The Burden on Landlords to Protect Tenants Has Been Diminished

Late one night in the summer of 2011, Derrick George heard a knock on the door of his apartment in southwest Atlanta. He saw a lone man standing out front and slightly opened the door to inquire. Suddenly a second man appeared and the two strangers forced themselves into the apartment and shot Mr. George four times. Mr. George survived the incident, but he never returned to the apartment and stopped paying the rent.

Mr. George went on to file claims against the manager of the apartment complex, Hercules Real Estate Services (“Hercules”), for nuisance and negligence. Hercules responded with counterclaims against Mr. George for failing to pay his rent. Similar to other forms of negligence, Georgia law allows a tenant to sue a landlord for negligence if the landlord fails to keep the tenant safe. Hercules won in Fulton Superior Court and the case was appealed to the Georgia Court of Appeals. The ruling of the Court of Appeals puts into jeopardy a critical protection tenants are given under Georgia law.  

Hercules Can’t Be Liable, The Tenant Voluntarily Opened the Door

At first glance it seems obvious that Hercules shouldn’t be liable because Mr. George should have known not to open his door. A homicide, sexual assault, several armed robberies, and 66 break-ins all occurred at the complex. Hercules stated that they spent $7 million addressing these issues by installing security cameras and gates around the complex. Mr. George’s unit had actually been vandalized less than a month prior to him being shot, which prompted Hercules to install a burglar guard on the door and a panic button in the unit.

Villas at Lakewood

The Apartment Complex – Villas at Lakewood

However, evidence suggests that many of these security features were in disrepair and grossly inadequate. The company repeatedly failed to inform tenants of crimes and wouldn’t provide security guards at night. The gate at the front of the complex consisted of a meager 1 by 6 foot board and the fence surrounding the property was riddled with holes that frequently went unfixed. In fact, a burglar had recently used one of those holes to commit a crime in the complex. Police reports suggest that the burglar guard was improperly installed by Hercules and prevented Mr. George from fully engaging the deadbolt. The security cameras, though present around the property, were too high to capture faces or license plates. Evidence also suggests that corporate management failed to take the advice of the apartment staff to fix these problems and upgrade security.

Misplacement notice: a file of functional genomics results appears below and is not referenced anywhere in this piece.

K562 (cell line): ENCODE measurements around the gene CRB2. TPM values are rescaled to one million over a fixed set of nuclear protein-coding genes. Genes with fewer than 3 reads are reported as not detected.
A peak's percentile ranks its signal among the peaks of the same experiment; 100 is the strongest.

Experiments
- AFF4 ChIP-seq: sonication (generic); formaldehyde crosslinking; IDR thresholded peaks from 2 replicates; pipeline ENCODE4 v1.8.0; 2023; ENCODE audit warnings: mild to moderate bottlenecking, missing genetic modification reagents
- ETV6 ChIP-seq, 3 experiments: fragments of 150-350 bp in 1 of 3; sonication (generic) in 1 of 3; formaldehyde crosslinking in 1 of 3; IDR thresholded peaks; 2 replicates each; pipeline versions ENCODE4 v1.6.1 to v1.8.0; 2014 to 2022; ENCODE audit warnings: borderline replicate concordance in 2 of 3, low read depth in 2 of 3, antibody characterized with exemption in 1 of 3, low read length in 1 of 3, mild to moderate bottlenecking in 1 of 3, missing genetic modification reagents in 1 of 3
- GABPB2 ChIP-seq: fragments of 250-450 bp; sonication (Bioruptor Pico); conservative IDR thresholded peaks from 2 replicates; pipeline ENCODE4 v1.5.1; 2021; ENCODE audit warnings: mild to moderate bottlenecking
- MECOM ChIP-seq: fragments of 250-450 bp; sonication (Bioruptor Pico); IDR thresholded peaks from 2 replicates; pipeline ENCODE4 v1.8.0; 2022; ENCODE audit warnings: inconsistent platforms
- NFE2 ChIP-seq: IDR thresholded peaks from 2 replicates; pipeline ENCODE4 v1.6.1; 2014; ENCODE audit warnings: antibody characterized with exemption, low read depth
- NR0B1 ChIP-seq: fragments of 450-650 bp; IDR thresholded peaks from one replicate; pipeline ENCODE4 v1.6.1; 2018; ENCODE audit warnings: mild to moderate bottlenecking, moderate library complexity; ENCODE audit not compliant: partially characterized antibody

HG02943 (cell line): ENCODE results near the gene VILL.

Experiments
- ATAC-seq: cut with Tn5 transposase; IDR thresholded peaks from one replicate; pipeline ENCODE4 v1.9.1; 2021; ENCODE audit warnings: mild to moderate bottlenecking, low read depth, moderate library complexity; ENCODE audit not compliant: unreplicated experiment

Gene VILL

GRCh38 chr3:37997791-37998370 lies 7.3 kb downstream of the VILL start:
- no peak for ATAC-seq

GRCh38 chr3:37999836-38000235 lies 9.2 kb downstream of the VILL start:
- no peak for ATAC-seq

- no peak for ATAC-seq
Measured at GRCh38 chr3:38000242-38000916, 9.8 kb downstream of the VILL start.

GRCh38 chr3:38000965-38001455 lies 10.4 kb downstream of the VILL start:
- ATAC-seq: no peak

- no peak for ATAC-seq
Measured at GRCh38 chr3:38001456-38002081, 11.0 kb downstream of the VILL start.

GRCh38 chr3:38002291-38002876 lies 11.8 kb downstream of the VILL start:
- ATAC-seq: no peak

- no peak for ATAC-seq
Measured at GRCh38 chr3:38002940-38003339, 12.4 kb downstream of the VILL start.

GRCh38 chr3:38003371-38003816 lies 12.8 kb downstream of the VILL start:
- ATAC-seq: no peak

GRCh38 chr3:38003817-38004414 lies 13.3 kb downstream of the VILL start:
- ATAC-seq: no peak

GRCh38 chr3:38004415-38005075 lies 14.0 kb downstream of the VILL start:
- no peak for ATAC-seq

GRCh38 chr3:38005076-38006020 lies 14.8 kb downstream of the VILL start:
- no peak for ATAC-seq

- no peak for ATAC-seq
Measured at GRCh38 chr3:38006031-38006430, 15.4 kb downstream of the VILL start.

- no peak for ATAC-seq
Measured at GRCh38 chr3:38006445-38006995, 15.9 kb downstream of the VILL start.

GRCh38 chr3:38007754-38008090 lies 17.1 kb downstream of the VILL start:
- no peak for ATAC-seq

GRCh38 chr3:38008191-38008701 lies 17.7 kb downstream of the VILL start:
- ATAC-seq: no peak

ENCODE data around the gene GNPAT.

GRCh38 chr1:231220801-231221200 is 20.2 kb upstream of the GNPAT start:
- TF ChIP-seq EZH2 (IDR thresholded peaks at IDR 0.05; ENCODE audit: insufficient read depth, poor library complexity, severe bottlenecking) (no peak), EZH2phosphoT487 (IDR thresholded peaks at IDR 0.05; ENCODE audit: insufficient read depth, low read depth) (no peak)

The opposing evidence is critical in this case. In a negligence action it must be proved that:

  1. the defendant (Hercules) owed a duty to the plaintiff (Mr. George);
  2. the defendant breached the duty;
  3. the plaintiff suffered a harm; and
  4. the breach caused the plaintiff’s harm.

The first and third elements are not in dispute: Georgia law already recognizes that landlords have a duty to keep tenants safe and Mr. George suffered a harm when he was shot. To satisfy the other requirements, Mr. George must show that Hercules was aware of the criminal activity, failed to take reasonable actions to protect Mr. George, and this failure caused Mr. George’s harm.

But Hercules’ Shoddy Repairs Led to Mr. George Being Shot

In proving the causation element, Hercules can still be liable through their negligent actions (or inactions) even though someone else intervened and actually caused the harm to Mr. George (the shooters). If a tenant being shot by intruders was a reasonably forseeable outcome of Hercules’ negligent acts then we can say that Hercules proximately caused harm to Mr. George. [1] Even if the answer is yes, Hercules did proximately cause the harm, Hercules could escape liability by showing that Mr. George assumed the risk of being shot; that is, Mr. George knew the risk and failed to take ordinary care to prevent the harm.